Brackets (parentheses as they are known more commonly in the US) are found more often in business documents, so that might contribute to the overall feel of wrongness in fiction. A happy skimming of the Chicago Manual of Style can give you a good idea of how many things are great in technical manuals or propaganda, but NOT okay in fiction writing. Parentheses rank right up there.

As I was working on this blog post, in fact, my hubby, who has read G.R.R. Martin's Song of Ice and Fire series multiple times, showed me a passage he just happened to be reading in the third book, A Storm of Swords, and said, "Doesn't this look weird to you? Why are these even here?" and he pointed to this:
Then came some strolling pipers and clever dogs and sword swallowers with buttered peas, chopped nuts, and slivers of swan poached in a sauce of saffron and peaches. ("Not swan again," Tyrion muttered, remembering his supper with his sister on the eve of battle.) A juggler kept a half-dozen swords and axes whirling through the air as skewers of blood sausages were brought sizzling to the tables, a juxtaposition that Tyrion thought passing clever, though not perhaps in the best of taste.
Is it just me, or did any of you also picture Tyrion looking away from the feast and directly into a camera (or the reader's eyes) and saying that line? That one line in parentheses pulled me away from saffron and peaches and feasting, and it took more than a few lines to get me back to the story, rather than my awareness of the writing.

One person describes it as such: parentheses "joggle" in the same way footnotes "joggle," like someone bumping your elbow to get your attention; it's also described by others as "intrusive" and "jarring." Who wants their writing to be intrusive and jarring?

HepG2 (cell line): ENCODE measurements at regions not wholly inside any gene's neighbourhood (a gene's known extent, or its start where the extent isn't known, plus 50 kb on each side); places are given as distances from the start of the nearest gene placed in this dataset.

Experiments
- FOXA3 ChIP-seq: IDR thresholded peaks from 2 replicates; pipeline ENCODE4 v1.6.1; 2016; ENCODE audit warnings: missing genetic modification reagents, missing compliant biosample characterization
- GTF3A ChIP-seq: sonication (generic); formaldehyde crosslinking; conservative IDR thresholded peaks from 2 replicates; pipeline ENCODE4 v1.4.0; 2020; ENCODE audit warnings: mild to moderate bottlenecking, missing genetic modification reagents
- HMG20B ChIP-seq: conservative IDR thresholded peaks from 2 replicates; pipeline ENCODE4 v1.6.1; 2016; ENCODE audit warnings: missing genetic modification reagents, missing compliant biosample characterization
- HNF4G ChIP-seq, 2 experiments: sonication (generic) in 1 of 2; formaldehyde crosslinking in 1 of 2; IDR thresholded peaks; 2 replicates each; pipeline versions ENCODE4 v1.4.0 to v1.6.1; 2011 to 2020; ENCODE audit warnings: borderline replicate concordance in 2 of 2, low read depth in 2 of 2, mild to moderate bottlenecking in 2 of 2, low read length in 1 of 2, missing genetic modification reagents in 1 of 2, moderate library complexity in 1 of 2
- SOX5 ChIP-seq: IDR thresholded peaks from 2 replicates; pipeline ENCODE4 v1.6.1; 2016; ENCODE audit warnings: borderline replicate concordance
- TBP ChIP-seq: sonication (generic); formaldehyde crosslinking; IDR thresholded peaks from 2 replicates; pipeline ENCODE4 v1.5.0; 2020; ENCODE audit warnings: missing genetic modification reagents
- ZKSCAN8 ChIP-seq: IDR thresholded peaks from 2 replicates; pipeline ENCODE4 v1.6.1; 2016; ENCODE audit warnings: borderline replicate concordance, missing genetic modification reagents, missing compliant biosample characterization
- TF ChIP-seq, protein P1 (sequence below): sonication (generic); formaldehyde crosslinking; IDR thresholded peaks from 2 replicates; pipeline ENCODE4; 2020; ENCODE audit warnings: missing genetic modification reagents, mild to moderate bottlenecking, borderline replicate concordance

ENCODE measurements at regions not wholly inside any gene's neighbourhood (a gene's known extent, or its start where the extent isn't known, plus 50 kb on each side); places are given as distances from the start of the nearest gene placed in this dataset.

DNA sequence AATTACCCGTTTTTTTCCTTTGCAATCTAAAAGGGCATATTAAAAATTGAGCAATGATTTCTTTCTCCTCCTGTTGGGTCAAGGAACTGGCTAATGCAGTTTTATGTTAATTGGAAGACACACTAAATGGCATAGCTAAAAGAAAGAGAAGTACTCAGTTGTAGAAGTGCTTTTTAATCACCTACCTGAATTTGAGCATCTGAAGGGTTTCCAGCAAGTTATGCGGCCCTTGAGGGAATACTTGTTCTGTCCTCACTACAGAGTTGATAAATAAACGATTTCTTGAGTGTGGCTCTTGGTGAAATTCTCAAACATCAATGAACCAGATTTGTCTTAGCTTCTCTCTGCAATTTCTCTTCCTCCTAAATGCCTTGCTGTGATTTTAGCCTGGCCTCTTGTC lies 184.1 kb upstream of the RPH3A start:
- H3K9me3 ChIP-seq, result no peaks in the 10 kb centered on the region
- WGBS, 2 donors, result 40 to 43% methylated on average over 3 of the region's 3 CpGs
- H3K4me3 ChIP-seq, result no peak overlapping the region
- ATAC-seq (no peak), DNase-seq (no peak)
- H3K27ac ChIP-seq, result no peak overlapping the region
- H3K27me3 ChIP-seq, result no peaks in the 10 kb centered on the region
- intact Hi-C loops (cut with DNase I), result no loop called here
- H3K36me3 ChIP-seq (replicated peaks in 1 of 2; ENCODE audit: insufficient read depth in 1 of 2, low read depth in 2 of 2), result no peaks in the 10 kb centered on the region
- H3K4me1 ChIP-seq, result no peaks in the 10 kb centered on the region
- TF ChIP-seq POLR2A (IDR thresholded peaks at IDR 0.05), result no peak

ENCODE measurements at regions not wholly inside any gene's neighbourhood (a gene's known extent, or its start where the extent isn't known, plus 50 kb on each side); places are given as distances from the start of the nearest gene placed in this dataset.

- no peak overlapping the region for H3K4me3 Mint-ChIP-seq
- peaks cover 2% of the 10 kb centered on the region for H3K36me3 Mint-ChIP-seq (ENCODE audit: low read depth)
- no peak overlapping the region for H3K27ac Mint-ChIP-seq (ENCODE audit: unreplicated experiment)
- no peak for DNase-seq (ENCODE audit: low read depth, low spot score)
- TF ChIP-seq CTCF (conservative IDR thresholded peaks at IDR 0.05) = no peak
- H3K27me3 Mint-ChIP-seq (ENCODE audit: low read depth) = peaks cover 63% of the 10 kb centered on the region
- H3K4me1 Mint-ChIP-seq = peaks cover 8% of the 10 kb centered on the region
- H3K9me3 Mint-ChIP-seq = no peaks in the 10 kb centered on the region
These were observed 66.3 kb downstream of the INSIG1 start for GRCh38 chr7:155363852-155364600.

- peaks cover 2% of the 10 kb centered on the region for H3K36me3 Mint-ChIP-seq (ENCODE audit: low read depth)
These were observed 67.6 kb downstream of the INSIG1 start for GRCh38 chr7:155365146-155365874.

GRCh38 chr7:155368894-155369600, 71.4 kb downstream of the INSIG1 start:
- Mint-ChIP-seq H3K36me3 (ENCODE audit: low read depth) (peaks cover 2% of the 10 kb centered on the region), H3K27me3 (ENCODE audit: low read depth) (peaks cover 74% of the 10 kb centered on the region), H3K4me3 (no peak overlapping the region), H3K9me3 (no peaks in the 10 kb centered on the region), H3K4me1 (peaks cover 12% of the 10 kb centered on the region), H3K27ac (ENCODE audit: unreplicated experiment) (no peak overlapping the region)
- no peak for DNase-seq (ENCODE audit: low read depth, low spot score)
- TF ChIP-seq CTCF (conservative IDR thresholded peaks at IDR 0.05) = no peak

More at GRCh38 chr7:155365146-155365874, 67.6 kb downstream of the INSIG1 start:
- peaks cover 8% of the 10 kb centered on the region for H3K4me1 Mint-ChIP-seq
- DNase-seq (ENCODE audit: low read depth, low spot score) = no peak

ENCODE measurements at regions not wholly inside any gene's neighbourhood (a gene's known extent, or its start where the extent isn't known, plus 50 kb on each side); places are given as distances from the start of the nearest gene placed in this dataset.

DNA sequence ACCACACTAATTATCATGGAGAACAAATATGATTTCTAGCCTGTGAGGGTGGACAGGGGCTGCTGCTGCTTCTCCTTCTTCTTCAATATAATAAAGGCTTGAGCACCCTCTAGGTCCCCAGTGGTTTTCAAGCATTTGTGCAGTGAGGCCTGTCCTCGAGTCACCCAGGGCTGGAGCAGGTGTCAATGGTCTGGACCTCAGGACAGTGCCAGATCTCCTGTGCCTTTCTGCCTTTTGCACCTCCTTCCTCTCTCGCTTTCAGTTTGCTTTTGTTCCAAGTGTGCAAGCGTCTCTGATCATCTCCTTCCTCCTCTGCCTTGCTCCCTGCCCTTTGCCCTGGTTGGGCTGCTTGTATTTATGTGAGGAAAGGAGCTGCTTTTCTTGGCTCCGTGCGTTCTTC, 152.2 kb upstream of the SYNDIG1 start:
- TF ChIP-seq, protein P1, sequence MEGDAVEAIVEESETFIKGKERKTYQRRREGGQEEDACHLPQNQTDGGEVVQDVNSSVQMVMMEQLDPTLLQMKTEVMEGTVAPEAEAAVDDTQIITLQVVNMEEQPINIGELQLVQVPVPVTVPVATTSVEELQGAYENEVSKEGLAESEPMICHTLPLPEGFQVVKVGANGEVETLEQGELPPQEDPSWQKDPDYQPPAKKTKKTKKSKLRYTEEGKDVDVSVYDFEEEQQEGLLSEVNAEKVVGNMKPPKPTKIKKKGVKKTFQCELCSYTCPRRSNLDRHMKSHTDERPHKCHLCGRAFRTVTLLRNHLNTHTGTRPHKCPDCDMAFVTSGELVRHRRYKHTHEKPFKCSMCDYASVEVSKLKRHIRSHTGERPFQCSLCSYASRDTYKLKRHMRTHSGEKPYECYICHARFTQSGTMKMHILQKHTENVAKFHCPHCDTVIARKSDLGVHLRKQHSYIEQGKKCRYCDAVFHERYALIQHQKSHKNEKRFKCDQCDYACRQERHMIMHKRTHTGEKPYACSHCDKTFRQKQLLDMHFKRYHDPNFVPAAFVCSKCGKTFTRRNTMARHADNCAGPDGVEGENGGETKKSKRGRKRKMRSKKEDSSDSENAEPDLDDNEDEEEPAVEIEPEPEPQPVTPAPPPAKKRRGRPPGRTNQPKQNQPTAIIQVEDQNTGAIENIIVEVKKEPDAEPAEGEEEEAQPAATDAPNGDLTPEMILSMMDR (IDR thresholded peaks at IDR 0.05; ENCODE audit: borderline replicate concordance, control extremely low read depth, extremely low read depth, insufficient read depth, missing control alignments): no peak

The answer is: no one. Authors want to keep their readers engaged and lost in the world they created. Period.

Monday, March 13, 2017

Come and Visit Me Somewhere Else Today!

Hi, everyone!

My friends at Writers After Dark asked me to do a guest spot this week, so you can find my real blog post over there today.

It's called "Parentheses in Fiction: Do They Break the Fourth Wall?"

Some pretty exciting stuff, eh? I live a wild life.

I'll be putting the post up here on Wednesday so I have it in my own archives, but for the first couple days, I'd like to give them the blog traffic. If you've never visited Writers After Dark, you're missing out on a great resource for authors. There are terrific how-tos, there's news, and there are videos from our two wonderful co-hosts, authors Raymond Esposito and S.K. Anthony.

Show them some love today, and then don't forget to come back here in a couple days to read the exact same article all over again, pretend you've never seen it before, and leave me comments so I don't feel lonely and ignored.

Thanks, everybody!